8  and community supervision, the chief administrator of the courts and the
     9  commissioner  of the office of general services, shall establish a dedi-
    10  cated opioid rehabilitation facility for the purpose of providing  long-
    11  term  residential  treatment  of  opioid  abusing or addicted defendants
    12  referred to such facility from a drug court.
    13    2. Such facility shall be operated and supervised  by  the  office  of
    14  addiction  services  and  supports,  with support from the department of
    15  corrections and community supervision.
    16    3. Such facility shall be a secured (locked) facility established  for
    17  the purpose of providing long-term residential treatment of opioid abuse
    18  and opioid addiction as an alternative to incarceration.
    19    4.  In  selecting  the  location  of the facility, preference shall be
    20  given to a site near the Buffalo Opioid Intervention Court or the  Bronx
    21  Opioid  Avoidance  and  Recovery  Court  and  to  facilities  previously
    22  utilized as part of the corrections system or the mental health  system.
    23  Consideration shall be given to the mental health resources available in
    24  the area of the site.
    25  § 23.03 Dedicated opioid rehabilitation facility.
    26    1.  A  dedicated  opioid  rehabilitation treatment facility shall be a
    27  secure (locked) facility.
    28    2. Staff at the facility shall include, but not be limited to:
    29    (a) qualified and  licensed  health  care  providers,  counselors  and
    30  support staff as determined by the office;
    31    (b)  administrative,  maintenance, custodial and other staff as deter-
    32  mined by the office; and
    33    (c) corrections officers, in a number as agreed upon by the office and
    34  the department of corrections and community  supervision  sufficient  to
    35  maintain  order  and remove the temptation of defendants residing at the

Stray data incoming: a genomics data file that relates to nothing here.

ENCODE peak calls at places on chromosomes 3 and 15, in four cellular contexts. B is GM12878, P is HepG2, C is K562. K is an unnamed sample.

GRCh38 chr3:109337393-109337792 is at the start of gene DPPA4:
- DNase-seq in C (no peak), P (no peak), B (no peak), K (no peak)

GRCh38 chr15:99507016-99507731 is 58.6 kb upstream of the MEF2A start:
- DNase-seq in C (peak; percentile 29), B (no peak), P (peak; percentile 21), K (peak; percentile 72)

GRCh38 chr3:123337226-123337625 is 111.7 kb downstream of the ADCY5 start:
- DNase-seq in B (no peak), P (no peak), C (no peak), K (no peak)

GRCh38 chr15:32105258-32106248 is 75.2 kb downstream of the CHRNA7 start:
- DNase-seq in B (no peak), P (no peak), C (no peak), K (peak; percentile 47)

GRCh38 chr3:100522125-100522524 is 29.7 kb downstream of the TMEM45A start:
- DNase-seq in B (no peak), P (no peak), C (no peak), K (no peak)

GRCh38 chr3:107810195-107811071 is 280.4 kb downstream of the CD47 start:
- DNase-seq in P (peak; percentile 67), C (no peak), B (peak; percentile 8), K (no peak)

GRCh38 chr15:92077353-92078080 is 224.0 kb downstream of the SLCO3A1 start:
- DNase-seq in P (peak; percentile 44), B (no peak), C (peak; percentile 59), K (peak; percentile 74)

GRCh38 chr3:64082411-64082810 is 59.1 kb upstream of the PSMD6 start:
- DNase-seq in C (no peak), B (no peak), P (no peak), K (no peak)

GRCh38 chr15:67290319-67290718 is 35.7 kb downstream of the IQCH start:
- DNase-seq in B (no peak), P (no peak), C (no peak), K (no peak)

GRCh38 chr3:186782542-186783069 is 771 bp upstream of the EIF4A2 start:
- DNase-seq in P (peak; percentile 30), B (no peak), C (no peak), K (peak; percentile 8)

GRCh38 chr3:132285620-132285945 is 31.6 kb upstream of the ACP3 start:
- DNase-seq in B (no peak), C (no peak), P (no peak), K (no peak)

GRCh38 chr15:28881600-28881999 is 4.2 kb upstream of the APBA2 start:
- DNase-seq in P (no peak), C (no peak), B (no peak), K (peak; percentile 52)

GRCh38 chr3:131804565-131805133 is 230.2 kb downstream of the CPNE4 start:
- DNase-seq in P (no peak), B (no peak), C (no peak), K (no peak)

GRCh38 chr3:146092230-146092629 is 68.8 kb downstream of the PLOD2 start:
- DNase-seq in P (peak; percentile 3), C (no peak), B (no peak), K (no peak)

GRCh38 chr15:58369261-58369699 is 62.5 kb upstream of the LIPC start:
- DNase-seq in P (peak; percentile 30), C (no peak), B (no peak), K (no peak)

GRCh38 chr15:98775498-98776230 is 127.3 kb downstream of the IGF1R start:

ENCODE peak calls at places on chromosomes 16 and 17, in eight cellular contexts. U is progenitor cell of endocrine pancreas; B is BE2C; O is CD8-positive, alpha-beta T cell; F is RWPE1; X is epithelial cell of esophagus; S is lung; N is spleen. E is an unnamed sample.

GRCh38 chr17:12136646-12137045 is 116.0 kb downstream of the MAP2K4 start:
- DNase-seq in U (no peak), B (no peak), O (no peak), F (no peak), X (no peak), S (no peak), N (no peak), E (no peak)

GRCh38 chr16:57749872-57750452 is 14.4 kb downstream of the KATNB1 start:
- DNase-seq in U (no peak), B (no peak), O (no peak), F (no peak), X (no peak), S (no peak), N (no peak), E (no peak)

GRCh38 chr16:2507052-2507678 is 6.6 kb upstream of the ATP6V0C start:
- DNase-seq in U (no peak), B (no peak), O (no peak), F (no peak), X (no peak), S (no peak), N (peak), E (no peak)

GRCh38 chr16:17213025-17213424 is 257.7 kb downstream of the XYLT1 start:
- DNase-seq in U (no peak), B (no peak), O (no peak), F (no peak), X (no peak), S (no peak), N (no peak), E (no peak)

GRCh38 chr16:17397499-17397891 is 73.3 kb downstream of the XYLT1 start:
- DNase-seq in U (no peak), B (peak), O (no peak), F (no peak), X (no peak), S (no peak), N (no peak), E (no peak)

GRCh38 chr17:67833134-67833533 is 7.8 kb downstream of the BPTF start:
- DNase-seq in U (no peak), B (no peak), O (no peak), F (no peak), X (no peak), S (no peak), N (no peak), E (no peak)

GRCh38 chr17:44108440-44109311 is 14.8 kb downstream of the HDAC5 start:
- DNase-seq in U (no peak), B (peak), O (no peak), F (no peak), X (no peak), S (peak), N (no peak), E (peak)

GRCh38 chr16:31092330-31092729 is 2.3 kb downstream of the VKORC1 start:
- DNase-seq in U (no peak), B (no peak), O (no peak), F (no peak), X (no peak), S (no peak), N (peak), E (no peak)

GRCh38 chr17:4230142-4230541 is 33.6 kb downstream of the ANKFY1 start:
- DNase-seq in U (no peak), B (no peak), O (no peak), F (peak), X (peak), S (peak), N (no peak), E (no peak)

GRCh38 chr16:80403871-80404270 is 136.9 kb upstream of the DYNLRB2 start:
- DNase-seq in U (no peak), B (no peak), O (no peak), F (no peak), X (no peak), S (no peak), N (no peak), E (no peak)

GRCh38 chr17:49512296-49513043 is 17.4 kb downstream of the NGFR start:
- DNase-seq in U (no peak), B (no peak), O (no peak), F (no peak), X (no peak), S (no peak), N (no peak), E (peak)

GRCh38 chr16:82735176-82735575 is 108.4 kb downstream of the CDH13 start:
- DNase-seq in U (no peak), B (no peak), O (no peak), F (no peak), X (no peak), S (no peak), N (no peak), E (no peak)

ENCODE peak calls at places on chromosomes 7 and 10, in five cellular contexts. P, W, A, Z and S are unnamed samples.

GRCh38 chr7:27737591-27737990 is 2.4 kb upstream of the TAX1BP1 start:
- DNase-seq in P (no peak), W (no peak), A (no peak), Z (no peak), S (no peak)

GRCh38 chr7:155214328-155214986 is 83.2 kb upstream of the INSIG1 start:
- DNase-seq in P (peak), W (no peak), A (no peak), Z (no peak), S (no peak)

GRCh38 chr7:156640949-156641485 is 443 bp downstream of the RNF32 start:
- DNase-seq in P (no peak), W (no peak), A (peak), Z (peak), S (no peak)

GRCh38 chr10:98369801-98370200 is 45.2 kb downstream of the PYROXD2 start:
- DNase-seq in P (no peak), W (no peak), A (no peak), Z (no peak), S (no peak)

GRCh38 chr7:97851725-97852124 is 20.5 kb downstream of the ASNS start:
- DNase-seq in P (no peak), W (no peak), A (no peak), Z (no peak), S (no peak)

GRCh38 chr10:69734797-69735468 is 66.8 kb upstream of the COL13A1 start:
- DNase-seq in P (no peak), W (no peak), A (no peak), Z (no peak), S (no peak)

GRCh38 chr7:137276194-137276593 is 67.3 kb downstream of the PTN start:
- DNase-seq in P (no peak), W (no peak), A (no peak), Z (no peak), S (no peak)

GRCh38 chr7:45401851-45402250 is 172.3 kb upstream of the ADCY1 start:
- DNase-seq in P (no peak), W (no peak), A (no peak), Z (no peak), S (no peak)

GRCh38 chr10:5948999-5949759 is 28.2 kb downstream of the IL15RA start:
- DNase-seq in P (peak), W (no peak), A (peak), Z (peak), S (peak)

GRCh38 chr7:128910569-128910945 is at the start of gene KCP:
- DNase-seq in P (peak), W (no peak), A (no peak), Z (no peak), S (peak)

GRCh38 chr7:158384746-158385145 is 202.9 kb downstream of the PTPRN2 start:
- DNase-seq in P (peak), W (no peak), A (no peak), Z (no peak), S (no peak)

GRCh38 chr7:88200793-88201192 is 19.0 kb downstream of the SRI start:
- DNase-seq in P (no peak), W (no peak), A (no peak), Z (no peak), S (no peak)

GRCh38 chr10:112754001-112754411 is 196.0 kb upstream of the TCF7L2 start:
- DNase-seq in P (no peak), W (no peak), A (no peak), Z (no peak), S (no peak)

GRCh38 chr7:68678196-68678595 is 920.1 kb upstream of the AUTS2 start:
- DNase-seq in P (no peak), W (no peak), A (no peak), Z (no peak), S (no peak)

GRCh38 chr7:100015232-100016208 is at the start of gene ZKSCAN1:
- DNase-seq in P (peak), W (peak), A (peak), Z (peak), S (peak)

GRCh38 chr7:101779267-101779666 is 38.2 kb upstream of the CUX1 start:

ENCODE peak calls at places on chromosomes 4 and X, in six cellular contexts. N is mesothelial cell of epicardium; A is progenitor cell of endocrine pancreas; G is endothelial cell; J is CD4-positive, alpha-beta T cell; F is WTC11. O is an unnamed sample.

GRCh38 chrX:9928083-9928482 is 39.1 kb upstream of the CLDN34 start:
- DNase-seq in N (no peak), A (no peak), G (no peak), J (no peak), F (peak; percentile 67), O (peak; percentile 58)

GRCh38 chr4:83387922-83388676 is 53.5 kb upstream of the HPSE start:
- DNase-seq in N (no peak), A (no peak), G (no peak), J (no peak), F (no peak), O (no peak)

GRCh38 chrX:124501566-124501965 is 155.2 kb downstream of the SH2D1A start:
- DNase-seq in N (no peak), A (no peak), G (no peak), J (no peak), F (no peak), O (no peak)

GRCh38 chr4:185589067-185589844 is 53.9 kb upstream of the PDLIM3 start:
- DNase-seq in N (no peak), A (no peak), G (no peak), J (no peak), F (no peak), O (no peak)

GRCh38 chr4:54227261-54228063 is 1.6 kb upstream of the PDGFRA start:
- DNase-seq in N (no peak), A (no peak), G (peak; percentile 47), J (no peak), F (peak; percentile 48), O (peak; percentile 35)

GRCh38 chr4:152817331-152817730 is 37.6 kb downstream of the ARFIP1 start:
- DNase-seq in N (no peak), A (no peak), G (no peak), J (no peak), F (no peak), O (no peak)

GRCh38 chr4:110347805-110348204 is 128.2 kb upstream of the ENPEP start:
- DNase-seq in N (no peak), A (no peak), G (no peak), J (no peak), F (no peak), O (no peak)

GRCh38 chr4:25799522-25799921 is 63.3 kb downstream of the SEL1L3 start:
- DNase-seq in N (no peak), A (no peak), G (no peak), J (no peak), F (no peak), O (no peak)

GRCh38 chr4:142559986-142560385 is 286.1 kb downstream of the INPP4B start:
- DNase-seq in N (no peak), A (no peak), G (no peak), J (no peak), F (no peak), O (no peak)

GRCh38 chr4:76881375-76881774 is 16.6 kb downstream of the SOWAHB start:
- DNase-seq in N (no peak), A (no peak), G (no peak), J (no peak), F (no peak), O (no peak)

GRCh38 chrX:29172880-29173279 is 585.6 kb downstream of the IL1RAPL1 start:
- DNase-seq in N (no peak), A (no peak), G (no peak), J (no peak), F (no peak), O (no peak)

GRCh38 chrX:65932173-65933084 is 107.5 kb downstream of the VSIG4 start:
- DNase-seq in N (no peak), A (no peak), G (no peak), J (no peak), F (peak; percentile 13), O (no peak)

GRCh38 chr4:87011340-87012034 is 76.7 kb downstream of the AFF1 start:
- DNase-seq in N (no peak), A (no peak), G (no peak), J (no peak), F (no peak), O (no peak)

36  facility to flee.
    37    3. Living quarters for defendants referred to the  facility  shall  be
    38  arranged in dormitories housing between four and six defendants.
    39    (a)  Dormitory  facilities  for men and women admitted to the facility
    40  shall be maintained separately.
    41    (b) Dormitory facilities for minors  shall  be  maintained  separately
    42  from dormitory facilities for adults.
    43  § 23.04 Admission to a dedicated opioid rehabilitation treatment facili-
    44             ty.
    45    1.  Admission  to a dedicated opioid rehabilitation treatment facility
    46  shall be allowed only upon referral by a  drug  court  to  the  facility
    47  pursuant  to  the  provisions  of  a sentencing agreement as provided in
    48  section 23.06 of this article.
    49    2. Admission shall be  made  solely  for  the  purpose  of  long-term,
    50  secured residential treatment of opioid abuse and addiction.
    51    3.  A  defendant who has been charged with a class A or class B felony
    52  or of a violent felony offense as described  in  section  70.02  of  the
    53  penal  law  shall not be a candidate for admission to a dedicated opioid
    54  rehabilitation facility.
    55    4. A defendant shall not be a candidate for admission to the  facility
    56  if,  in the discretion of the sentencing court, such person is deemed to

        A. 5855                             6
 
     1  be a danger to himself or herself or to other people, or to  be  a  high
     2  flight risk.
     3    5.  A  minor who meets the criteria for admission as described in this
     4  section may be admitted to the facility, subject to  the  provisions  of
     5  section 23.07 of this article.
     6    6.  A dedicated opioid rehabilitation facility shall have the right to
     7  refuse admission to a defendant whom the facility does not deem a  suit-
     8  able  candidate for successful completion of the programs offered by the
     9  facility.
    10  § 23.05 Referral to a dedicated opioid  rehabilitation  facility  by  an
    11             opioid court.
    12    1.  In his or her discretion, and in accordance with the provisions of
    13  section 216.05 of the criminal procedure law  and  of  this  article,  a
    14  judge  of  a  drug  court  may order a defendant to enter treatment at a
    15  dedicated opioid  rehabilitation  facility.  Any  such  order  shall  be
    16  dependent  upon  approval  by  the  court  of  a sentencing agreement as
    17  provided in section 23.06 of this article.
    18    2. Notwithstanding the provisions of subdivision one of this  section,
    19  a  judge  shall  not  be  required to approve a sentencing agreement for
    20  referral to a dedicated opioid rehabilitation facility, if,  in  his  or
    21  her  discretion, the judge determines that such defendant is not a suit-
    22  able candidate for admission to such facility because:
    23    (a) the defendant is deemed to be a danger to himself or herself or to
    24  other people;
    25    (b) the defendant is deemed to be a high flight risk;
    26    (c) the defendant suffers from substantial mental illness which is not
    27  related to the defendant's opioid abuse or addiction,  excluding  mental
    28  illness such as depression which may be related to the opioid use;